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Is Coupling Reactions, Heck Reaction for example, different from Coupled Reactions like the production of Glucose 6-phosphate in living organism?

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A simplistic answer is as follows (though, please do refer to the links given by Greg in a comment to the question):

According to the University of Wisconsin page Coupling Reactions, coupling reactions are

a reactant-favored reaction is linked to a product-favored reaction so that both reactions yield products.

A main point in the related University of Wisconsin website is that if the reaction is reactant-favoured ($\Delta{G} > 0$), then it is not going to happen, so it is coupled with a product-favoured reaction ($\Delta{G} < 0$), leading to coupled reactions are

When chemical reactions are coupled, the free energy released by the exergonic reaction is used to drive the endergonic one toward the formation of products.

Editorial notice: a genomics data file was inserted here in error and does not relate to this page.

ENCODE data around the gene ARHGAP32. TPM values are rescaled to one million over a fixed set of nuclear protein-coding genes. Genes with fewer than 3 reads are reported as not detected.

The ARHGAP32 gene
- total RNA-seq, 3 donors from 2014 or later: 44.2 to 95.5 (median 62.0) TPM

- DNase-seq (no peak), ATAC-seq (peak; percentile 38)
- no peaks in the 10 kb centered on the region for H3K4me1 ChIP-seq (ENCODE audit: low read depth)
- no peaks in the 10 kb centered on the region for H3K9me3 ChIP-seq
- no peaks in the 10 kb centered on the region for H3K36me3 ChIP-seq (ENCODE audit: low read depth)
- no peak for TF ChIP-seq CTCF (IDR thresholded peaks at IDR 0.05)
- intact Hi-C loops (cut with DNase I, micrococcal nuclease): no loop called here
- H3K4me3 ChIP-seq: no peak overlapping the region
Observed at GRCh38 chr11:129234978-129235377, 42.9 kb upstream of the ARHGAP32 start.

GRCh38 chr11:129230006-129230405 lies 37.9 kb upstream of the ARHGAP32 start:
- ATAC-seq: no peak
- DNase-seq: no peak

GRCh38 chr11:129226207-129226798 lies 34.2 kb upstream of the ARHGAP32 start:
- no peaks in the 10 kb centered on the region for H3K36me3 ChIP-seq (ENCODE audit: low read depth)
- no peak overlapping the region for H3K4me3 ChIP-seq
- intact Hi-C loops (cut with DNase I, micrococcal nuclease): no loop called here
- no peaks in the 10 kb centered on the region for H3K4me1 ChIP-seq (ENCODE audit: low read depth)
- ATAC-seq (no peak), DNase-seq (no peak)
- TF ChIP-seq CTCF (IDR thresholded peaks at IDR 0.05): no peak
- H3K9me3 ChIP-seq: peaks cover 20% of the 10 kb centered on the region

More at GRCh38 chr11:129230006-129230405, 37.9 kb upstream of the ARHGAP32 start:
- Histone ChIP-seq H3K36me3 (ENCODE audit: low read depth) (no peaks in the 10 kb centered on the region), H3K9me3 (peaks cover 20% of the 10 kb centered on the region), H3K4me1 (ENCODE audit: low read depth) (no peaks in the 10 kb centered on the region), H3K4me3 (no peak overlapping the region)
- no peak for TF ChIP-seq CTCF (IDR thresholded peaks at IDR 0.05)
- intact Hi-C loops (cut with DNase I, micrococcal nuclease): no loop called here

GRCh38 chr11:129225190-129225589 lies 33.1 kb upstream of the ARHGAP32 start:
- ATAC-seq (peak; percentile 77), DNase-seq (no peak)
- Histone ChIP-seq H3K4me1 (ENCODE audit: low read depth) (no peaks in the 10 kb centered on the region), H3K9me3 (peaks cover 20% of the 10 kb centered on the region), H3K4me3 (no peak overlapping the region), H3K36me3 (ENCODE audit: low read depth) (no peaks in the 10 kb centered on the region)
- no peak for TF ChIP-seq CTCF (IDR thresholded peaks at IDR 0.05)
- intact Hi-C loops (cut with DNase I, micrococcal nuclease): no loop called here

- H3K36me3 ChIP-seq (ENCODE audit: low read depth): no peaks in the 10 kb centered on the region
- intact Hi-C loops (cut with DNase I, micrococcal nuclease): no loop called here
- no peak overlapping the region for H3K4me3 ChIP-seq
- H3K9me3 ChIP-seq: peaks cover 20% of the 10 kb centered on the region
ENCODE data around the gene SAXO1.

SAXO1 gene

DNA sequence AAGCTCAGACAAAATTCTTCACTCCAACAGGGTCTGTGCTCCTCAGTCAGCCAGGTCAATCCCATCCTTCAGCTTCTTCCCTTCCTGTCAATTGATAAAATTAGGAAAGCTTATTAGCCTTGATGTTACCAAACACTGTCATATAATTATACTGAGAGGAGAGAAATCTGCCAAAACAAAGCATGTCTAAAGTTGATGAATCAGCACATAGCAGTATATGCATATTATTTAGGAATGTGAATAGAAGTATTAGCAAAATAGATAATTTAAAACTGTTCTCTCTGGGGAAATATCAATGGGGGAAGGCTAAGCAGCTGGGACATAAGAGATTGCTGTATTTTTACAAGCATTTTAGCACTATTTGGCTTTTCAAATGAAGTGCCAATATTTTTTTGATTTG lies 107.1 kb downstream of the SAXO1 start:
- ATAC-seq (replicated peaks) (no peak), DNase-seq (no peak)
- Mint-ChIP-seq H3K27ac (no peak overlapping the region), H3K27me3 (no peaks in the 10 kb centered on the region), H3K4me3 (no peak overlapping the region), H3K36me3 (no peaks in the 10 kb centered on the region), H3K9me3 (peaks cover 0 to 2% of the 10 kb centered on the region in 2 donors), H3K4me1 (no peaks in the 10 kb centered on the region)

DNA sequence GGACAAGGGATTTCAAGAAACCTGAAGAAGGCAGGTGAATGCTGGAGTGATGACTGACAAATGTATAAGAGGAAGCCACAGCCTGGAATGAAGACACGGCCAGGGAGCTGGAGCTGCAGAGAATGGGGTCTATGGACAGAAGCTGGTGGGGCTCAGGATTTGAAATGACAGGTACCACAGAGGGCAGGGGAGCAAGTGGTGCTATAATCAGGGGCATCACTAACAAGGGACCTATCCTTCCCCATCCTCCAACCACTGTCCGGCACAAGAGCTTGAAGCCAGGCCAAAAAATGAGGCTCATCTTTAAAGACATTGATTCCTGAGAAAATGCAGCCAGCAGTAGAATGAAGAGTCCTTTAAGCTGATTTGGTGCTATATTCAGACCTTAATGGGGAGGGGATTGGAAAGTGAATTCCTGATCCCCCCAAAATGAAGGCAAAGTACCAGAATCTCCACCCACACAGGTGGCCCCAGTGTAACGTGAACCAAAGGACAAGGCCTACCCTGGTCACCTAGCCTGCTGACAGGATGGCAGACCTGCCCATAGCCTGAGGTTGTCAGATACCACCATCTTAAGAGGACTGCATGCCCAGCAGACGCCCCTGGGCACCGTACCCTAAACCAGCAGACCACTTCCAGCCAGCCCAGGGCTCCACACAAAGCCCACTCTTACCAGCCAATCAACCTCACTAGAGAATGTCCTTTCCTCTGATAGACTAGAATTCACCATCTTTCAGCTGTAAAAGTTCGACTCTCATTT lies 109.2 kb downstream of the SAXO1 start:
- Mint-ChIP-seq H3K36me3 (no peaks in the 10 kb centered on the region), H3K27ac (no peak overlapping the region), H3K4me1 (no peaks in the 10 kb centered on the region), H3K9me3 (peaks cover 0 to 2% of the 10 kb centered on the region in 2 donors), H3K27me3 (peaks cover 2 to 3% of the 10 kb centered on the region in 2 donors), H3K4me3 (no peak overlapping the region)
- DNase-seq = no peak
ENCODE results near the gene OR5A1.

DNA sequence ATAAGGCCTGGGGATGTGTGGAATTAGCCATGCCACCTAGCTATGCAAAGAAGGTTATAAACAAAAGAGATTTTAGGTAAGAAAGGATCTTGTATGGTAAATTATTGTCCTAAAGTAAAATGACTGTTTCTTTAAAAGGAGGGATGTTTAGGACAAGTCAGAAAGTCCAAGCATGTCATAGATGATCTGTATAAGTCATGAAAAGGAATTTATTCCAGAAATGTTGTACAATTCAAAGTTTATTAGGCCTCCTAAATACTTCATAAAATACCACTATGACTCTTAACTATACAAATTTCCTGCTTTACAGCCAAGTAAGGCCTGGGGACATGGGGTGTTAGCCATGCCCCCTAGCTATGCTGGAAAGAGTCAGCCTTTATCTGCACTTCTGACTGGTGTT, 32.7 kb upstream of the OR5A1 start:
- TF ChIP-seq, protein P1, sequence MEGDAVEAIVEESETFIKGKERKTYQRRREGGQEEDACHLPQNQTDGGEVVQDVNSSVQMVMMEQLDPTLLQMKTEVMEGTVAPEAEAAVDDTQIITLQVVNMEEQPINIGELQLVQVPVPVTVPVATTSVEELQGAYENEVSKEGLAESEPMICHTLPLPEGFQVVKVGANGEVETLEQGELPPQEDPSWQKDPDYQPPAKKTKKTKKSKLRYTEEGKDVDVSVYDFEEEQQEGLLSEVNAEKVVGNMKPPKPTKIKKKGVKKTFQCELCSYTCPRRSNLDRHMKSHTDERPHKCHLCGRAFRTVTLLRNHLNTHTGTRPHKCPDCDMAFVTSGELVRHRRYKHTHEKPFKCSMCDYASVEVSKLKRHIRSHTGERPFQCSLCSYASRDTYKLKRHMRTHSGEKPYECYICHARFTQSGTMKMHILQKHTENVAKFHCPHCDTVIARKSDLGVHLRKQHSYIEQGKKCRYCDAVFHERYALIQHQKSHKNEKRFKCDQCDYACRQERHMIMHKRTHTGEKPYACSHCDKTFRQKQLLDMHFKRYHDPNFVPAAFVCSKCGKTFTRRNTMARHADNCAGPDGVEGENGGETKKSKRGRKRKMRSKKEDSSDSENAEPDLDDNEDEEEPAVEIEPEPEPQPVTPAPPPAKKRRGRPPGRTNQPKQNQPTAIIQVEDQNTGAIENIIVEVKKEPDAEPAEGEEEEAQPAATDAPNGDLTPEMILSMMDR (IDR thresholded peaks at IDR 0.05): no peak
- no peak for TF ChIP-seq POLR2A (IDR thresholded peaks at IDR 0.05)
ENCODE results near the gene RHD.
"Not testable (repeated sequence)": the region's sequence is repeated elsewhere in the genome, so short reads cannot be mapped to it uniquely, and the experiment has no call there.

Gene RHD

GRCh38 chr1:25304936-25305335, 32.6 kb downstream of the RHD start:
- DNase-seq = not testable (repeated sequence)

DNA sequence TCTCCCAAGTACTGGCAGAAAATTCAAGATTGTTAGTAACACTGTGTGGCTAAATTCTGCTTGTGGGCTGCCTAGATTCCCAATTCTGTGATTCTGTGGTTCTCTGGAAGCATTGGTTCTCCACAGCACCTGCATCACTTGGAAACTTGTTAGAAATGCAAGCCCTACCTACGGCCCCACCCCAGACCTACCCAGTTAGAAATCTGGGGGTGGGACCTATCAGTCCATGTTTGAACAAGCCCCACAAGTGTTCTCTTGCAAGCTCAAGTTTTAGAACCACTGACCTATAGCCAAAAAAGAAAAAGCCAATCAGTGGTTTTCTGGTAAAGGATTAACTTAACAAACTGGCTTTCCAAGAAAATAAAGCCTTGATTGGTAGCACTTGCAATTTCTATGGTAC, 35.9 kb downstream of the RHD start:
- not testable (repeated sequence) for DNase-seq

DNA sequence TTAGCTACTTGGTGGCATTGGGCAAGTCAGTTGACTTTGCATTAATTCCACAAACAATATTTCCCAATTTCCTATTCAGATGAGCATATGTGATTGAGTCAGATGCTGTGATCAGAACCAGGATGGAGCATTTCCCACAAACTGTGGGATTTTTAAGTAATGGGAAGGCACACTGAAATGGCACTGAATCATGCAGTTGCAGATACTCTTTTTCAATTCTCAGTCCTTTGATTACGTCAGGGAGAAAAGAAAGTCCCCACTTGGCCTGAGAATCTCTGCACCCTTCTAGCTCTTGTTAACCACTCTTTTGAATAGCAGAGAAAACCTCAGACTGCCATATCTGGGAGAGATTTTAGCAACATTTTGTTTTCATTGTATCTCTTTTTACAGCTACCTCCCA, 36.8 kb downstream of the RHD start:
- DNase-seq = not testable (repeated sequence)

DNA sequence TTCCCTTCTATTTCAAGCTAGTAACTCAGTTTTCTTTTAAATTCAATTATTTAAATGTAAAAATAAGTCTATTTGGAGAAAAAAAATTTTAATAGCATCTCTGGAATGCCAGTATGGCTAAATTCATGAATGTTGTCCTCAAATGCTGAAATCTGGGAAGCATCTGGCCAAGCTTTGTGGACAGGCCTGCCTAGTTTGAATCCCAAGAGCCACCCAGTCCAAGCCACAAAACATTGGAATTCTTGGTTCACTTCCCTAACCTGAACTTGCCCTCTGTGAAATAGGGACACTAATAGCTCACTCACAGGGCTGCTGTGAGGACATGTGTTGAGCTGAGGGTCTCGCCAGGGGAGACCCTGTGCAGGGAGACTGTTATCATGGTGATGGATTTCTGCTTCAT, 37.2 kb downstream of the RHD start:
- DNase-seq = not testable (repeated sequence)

where the overall reation is product-favoured.

(The website uses an analogy of a coupled train).

A great explanation is in this YouTube clip from Dr. John Pollard, of the University of Arizona.

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    $\begingroup$ The two definitions given here do not distinguish "coupling" and "coupled": they are both alternative statements for "coupled reactions". Coupling in chemistry (i.e. in the context of the Heck reactions mentioned in the original question) is the covalent linking of one molecular entity to another. $\endgroup$
    – The Quark
    May 14 at 9:45
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To cite the Oxford Dictionary of Biochemistry and Molecular Biology (2006 - 2nd edition) :

"coupled reaction either of two reactions, one endergonic and the other exergonic, that are linked energetically, occur simultaneously, and share a common intermediate, such that the overall free energy change for the two reactions is negative." (the highlight is by me)

"coupling 1 (in chemistry) the covalent linking of one chemical entity to another; see covalent bond."

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